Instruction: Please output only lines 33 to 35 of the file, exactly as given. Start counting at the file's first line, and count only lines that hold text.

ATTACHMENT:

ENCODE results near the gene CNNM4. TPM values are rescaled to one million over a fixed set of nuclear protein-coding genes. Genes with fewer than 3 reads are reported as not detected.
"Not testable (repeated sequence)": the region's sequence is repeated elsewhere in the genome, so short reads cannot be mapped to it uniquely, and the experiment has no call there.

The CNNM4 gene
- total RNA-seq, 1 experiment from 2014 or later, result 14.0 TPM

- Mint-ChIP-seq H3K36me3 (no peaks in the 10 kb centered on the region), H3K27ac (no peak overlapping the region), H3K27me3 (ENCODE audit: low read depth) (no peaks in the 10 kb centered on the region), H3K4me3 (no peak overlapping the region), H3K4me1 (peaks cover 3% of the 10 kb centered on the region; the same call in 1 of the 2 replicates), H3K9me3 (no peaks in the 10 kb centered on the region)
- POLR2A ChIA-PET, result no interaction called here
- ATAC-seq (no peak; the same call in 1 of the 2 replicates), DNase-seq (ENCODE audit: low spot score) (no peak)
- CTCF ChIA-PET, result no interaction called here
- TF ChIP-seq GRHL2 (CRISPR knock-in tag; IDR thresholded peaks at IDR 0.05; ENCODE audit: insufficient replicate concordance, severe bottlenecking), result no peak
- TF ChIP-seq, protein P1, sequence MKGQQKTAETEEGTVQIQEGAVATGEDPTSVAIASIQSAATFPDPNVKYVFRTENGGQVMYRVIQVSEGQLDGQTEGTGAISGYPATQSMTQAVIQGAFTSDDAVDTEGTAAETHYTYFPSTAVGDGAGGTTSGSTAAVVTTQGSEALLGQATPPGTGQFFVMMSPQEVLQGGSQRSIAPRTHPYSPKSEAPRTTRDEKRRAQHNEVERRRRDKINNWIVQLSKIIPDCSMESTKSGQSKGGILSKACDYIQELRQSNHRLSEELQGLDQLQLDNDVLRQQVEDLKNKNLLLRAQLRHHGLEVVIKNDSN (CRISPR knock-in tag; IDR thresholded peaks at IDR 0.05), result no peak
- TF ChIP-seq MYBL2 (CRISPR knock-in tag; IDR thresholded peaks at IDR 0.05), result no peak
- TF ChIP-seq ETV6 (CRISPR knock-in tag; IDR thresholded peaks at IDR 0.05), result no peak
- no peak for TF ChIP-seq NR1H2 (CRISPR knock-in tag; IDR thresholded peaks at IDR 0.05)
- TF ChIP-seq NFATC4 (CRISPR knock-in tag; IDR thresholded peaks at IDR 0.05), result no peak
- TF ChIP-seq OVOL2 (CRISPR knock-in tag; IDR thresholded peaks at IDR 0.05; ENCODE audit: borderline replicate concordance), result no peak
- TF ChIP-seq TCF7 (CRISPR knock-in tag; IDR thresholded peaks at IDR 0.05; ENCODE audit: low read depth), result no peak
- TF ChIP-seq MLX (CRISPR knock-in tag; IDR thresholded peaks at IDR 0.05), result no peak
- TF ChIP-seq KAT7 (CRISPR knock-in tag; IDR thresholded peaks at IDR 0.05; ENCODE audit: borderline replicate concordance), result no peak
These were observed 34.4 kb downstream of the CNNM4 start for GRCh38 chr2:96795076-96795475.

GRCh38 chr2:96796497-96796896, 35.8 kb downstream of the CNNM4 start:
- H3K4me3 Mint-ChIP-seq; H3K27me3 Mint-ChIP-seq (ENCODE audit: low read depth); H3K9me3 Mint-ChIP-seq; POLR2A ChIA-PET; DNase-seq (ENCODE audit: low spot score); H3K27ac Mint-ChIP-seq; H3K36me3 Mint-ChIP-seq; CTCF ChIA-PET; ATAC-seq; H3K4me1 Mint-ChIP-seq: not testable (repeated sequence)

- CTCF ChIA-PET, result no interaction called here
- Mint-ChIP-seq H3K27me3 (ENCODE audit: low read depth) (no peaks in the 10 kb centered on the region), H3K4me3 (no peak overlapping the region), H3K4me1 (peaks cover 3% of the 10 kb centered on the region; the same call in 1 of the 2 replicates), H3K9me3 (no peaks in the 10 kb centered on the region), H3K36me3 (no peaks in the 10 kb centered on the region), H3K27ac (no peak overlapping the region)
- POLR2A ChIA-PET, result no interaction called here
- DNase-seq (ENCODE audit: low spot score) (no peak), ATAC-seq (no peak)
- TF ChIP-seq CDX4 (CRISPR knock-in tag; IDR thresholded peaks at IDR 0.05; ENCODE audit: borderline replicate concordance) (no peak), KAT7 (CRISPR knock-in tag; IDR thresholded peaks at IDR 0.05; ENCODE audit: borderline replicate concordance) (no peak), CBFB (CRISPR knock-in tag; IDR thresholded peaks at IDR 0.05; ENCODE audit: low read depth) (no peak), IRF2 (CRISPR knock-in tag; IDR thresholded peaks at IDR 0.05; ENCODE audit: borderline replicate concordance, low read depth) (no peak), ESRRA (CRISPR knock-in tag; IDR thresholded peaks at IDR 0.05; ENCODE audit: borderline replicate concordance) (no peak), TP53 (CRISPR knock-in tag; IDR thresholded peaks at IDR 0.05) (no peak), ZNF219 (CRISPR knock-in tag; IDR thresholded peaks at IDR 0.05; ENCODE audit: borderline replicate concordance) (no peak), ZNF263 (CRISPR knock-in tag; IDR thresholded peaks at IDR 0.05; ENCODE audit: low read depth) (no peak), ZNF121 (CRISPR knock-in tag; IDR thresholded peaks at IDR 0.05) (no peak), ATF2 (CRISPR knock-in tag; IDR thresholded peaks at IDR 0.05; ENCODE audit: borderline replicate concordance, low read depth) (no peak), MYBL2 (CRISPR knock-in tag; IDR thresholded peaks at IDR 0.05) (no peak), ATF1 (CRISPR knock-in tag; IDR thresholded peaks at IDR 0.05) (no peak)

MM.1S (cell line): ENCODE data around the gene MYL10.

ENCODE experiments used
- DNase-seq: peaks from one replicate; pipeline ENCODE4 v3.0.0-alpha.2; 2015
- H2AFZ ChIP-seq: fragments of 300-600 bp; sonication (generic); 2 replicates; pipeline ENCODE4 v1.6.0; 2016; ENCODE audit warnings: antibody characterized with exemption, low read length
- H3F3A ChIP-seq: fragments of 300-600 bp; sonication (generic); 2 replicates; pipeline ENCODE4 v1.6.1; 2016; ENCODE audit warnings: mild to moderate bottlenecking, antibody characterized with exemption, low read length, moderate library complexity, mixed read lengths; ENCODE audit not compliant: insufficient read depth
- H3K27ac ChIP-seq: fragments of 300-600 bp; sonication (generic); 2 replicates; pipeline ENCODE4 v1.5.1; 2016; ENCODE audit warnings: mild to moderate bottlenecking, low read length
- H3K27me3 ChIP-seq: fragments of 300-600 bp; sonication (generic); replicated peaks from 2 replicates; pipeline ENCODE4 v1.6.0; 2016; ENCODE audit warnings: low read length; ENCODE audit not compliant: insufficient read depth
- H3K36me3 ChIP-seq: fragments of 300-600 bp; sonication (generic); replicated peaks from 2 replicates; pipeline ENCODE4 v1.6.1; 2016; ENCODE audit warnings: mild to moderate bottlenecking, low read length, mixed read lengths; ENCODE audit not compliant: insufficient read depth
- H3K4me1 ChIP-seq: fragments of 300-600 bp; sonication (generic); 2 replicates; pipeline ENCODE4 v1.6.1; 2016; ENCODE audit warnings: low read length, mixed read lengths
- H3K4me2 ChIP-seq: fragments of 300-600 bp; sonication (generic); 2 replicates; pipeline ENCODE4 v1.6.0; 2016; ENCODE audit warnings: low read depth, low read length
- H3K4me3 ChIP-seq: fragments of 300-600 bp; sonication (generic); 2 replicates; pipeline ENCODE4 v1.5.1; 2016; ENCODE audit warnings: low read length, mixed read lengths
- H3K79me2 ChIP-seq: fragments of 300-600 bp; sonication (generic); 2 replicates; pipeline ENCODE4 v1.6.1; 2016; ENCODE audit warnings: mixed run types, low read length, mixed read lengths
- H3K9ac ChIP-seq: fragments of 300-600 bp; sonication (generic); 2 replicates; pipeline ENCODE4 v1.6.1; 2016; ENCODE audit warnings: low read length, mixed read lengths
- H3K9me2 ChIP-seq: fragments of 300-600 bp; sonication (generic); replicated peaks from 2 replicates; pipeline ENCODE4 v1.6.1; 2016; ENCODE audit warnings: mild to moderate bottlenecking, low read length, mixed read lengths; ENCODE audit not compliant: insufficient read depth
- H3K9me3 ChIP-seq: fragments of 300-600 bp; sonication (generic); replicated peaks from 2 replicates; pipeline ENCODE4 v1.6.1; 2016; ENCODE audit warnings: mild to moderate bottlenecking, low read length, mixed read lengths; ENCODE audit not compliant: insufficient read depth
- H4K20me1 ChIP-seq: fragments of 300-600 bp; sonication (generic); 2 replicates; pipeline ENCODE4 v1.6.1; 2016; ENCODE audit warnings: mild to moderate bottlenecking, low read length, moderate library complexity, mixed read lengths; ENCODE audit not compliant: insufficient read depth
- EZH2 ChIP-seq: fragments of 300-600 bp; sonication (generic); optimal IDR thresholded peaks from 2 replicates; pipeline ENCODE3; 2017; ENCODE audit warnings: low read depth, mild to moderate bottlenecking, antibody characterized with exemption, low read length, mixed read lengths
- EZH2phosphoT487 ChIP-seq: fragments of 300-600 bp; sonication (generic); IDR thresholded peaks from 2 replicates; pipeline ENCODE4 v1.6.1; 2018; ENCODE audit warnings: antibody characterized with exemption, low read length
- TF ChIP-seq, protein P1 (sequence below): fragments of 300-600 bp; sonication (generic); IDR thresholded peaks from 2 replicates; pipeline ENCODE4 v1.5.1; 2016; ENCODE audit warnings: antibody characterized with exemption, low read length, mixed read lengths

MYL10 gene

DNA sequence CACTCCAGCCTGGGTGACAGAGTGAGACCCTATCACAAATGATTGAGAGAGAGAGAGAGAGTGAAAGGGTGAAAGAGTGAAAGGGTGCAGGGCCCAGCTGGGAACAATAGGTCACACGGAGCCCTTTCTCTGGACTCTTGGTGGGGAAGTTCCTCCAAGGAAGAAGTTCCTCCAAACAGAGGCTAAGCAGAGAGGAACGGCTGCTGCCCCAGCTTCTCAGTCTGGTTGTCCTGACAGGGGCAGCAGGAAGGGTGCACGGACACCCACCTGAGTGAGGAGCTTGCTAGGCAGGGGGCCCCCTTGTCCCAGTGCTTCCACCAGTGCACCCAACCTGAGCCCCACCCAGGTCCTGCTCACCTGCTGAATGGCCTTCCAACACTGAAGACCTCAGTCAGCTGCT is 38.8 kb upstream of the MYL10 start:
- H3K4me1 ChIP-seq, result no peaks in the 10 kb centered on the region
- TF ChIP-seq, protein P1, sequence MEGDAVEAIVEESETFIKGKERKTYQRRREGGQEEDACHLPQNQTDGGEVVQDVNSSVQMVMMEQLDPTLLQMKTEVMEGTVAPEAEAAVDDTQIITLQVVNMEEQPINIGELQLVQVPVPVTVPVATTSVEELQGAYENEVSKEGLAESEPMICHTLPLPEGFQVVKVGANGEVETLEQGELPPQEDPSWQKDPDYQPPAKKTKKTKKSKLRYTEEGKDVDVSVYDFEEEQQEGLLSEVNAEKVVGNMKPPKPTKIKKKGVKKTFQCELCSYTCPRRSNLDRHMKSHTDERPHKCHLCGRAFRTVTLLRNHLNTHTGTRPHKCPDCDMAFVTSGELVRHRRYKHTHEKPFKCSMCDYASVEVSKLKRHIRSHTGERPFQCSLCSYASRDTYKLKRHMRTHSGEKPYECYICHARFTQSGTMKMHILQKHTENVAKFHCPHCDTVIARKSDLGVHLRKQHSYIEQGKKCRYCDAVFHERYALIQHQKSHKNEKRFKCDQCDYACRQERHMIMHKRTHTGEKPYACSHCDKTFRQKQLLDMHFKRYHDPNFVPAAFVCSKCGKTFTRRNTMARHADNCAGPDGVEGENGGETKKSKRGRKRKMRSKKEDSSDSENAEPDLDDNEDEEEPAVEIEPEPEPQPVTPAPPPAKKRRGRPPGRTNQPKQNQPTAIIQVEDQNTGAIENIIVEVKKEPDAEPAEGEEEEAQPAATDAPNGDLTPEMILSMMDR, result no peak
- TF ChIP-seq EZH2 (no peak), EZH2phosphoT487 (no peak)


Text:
- H3K27me3 ChIP-seq: fragments of 300-600 bp; sonication (generic); replicated peaks from 2 replicates; pipeline ENCODE4 v1.6.0; 2016; ENCODE audit warnings: low read length; ENCODE audit not compliant: insufficient read depth
- H3K36me3 ChIP-seq: fragments of 300-600 bp; sonication (generic); replicated peaks from 2 replicates; pipeline ENCODE4 v1.6.1; 2016; ENCODE audit warnings: mild to moderate bottlenecking, low read length, mixed read lengths; ENCODE audit not compliant: insufficient read depth
- H3K4me1 ChIP-seq: fragments of 300-600 bp; sonication (generic); 2 replicates; pipeline ENCODE4 v1.6.1; 2016; ENCODE audit warnings: low read length, mixed read lengths